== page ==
Time did not stand still, so when those glorious days ended and we returned to what would become our normal lives, we did so with the magic of spring in our hearts. As husband and wife we donned our new hats, hoping that the joys of spring would bless us for many years to come.

While it is not yet officially spring, because of the lack of rain and unusually warm days, it feels as if it has arrived. As I look out my window I see bright blue skies with a trace of feathery clouds, powdery white blossoms on trees, and the green shoots of the bulb-flowers exploding out of the earth.

These are the days to relish being alive, when Nature blesses us with Her many gifts, reminders of all that She does to enrich our lives.

 

The Lonely Kid

When I was a little kid I was shy and deeply miserable. At home there was one girl who would only play with me outside, no matter how cold the wind blew or how deep the snow. I never understood why I never entered her house until I was much older and able to reflect on possible reasons. To put it mildly, I was weird.

My clothes were faded hand-me-downs from older aunts. The styles were old-fashioned and inappropriate for a kid. My shoes weren’t name brands, clearly from thrift stores and cheap five and dimes. Even my hair made me stand out, for my mom curled it into tight ringlets every night, that when combed out sprang from my head much like Little Orphan Annie’s.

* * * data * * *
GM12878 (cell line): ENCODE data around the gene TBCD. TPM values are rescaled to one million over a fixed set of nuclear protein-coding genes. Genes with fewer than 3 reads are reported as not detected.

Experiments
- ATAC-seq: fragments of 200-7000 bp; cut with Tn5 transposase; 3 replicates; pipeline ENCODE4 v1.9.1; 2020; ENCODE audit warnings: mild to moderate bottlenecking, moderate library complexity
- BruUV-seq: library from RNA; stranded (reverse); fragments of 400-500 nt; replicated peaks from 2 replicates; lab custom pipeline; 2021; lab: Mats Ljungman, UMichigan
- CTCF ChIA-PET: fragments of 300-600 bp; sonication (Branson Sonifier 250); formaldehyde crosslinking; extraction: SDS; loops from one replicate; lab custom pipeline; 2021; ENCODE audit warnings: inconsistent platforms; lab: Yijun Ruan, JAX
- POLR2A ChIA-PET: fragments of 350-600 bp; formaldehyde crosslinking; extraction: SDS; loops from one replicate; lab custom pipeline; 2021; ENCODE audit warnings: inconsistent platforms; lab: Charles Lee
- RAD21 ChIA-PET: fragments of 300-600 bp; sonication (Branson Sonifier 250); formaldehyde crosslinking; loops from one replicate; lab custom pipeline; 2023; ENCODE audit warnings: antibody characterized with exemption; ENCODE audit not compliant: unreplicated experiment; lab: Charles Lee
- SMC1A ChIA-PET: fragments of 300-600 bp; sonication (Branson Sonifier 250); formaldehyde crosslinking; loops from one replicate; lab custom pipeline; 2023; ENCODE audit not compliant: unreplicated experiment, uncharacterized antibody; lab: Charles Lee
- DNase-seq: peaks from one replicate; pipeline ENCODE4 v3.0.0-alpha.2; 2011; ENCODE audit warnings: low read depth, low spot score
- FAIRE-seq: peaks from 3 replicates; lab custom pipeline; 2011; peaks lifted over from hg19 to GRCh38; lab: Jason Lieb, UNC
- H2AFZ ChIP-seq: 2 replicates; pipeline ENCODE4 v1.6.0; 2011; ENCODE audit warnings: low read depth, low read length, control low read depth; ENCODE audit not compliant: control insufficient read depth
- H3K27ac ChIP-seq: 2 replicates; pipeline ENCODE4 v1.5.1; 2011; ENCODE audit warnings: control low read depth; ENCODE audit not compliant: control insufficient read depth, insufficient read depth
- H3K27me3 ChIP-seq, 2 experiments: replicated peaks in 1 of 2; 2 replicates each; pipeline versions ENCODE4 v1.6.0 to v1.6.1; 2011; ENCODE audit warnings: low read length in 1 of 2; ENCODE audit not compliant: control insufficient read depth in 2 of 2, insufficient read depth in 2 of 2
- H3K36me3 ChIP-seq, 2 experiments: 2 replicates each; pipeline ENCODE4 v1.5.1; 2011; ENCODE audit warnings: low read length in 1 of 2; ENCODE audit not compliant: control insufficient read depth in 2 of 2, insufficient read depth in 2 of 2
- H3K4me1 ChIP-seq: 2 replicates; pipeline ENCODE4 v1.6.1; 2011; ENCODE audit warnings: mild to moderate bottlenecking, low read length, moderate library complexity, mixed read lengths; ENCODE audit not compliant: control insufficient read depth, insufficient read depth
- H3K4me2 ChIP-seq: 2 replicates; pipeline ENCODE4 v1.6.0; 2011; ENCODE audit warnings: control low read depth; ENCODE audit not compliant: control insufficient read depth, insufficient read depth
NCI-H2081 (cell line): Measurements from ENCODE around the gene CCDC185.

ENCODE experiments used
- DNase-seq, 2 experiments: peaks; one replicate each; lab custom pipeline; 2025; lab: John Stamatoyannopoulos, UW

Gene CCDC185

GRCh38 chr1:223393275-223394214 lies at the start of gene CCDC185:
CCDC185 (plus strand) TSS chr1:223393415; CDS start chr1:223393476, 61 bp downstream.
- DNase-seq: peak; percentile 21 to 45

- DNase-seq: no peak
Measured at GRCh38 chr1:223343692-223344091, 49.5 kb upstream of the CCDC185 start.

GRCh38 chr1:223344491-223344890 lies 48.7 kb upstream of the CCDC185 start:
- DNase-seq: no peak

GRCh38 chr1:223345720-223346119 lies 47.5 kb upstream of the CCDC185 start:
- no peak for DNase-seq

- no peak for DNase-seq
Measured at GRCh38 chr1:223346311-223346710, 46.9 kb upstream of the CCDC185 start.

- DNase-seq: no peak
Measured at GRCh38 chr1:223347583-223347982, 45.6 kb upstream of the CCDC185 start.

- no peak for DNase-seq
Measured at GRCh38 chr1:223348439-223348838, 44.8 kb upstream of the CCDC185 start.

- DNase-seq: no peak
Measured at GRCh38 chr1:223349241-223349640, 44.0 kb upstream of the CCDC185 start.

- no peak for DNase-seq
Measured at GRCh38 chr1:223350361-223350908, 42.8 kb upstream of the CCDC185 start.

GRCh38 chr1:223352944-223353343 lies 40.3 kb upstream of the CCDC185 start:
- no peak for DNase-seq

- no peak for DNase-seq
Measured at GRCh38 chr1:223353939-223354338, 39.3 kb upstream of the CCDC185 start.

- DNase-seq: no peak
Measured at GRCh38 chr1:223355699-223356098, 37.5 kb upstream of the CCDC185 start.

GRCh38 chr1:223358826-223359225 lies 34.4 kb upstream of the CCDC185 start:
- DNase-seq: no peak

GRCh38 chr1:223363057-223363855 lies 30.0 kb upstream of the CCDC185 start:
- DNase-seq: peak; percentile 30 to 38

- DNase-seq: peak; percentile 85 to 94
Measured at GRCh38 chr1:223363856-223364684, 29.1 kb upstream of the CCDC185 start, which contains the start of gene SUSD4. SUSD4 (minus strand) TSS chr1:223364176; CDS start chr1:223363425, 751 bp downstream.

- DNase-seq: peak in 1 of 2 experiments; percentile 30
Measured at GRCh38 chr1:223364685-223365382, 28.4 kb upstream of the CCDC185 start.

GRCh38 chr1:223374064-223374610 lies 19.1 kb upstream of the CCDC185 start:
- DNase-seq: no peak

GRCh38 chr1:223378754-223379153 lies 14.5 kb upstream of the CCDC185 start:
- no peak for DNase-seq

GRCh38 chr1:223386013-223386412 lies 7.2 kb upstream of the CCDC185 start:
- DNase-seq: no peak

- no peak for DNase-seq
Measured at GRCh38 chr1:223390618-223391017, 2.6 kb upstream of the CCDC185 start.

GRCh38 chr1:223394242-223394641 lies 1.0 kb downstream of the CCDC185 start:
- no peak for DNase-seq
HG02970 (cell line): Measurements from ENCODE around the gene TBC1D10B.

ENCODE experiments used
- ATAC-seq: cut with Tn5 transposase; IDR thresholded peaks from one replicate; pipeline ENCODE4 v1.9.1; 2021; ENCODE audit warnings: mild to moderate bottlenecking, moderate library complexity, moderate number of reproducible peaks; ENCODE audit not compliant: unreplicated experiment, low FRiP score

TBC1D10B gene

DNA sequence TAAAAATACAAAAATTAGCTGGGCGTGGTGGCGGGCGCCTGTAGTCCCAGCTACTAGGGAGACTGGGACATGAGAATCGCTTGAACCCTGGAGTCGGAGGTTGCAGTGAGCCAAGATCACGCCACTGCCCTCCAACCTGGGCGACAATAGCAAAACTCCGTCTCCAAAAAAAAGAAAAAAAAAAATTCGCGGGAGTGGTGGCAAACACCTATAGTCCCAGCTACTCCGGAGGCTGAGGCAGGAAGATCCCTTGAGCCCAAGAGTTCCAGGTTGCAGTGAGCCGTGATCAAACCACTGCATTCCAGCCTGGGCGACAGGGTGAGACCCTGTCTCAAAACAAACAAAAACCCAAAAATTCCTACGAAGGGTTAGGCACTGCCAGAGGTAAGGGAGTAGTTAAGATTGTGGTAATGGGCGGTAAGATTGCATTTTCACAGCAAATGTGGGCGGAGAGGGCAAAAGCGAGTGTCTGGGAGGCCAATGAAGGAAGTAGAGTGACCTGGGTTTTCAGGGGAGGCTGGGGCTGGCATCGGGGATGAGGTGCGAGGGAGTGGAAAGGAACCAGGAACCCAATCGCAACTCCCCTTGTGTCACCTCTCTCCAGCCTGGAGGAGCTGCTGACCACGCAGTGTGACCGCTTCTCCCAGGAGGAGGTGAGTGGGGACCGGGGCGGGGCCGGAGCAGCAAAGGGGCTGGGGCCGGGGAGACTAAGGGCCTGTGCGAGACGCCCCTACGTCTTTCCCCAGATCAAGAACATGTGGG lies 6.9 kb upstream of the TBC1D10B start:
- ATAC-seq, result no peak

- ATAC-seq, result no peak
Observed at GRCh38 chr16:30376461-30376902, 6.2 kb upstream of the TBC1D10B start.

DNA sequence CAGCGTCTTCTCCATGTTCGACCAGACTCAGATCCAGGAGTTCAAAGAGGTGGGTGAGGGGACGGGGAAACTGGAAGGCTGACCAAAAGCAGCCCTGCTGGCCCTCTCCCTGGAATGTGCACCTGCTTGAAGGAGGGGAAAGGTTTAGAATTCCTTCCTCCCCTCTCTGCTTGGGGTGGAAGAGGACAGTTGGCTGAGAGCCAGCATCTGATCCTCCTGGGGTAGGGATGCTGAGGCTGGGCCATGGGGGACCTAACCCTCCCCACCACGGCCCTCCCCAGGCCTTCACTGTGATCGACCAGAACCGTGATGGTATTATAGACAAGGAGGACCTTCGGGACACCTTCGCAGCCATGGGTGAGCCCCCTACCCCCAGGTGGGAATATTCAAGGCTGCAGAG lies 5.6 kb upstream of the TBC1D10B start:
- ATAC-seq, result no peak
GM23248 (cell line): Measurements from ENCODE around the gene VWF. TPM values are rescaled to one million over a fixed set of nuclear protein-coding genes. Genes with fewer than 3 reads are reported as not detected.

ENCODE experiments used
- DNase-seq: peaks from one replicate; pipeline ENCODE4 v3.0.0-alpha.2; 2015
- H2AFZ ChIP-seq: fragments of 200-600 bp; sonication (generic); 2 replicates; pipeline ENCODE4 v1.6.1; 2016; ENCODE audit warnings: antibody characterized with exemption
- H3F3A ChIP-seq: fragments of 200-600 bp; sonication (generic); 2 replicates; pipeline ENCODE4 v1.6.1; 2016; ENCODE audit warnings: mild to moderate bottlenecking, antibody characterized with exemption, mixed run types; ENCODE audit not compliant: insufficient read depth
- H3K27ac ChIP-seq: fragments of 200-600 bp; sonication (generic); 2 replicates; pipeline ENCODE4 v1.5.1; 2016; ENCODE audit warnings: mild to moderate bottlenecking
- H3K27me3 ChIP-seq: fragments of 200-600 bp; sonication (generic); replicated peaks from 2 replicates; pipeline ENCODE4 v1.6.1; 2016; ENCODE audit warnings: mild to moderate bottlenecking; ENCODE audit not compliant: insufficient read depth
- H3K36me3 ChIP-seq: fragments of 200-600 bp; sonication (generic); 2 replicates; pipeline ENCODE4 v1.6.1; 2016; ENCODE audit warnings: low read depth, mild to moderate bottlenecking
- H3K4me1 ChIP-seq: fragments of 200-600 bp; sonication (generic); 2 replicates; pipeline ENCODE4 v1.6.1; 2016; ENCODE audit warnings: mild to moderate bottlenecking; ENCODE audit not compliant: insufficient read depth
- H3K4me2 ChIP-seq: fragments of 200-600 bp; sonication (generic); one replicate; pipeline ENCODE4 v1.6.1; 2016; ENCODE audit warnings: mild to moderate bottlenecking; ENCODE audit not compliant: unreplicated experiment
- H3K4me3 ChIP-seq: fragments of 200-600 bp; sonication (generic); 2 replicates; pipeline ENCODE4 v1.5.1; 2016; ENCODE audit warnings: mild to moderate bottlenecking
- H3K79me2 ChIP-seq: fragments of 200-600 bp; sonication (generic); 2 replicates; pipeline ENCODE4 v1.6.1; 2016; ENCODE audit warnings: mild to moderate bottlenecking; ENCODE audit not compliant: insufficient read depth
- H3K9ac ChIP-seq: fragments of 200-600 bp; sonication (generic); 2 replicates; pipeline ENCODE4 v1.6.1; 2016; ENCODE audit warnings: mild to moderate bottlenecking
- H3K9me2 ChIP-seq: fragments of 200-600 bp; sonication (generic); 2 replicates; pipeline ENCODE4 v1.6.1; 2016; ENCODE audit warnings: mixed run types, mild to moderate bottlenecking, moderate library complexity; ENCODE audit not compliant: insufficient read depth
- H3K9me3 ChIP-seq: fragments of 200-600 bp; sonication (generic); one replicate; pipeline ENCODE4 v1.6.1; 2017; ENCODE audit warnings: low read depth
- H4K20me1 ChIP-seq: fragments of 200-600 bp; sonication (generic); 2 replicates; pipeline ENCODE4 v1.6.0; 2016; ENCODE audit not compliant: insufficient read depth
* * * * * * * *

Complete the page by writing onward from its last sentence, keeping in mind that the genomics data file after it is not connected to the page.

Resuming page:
Even my school uniform marked me as unlikable. It was of the old style, with a rounded collar and a droopy A-frame skirt that fell well below my knees. At one time it was blue, but mine were gray. Everyone else wore square-necked pleated jumpers that hit mid-knee. I was the only one in faded uniforms.

Even at home I was alone. I was the middle child, wedged between an older brother who my mother worshipped and a younger sister who could do no wrong. Even though I never articulated my desires, what I wanted more than anything was to be held, caressed, and even though I didn’t yet know the meaning of the term, to be held in the same regard as my siblings.

At school and at home I played alone, preferring my own company to the maneuverings at school and the tension-filled interactions with family. Even though I knew that I was often the cause of much yelling, I didn’t understand what I had done to trigger the lectures and revilement.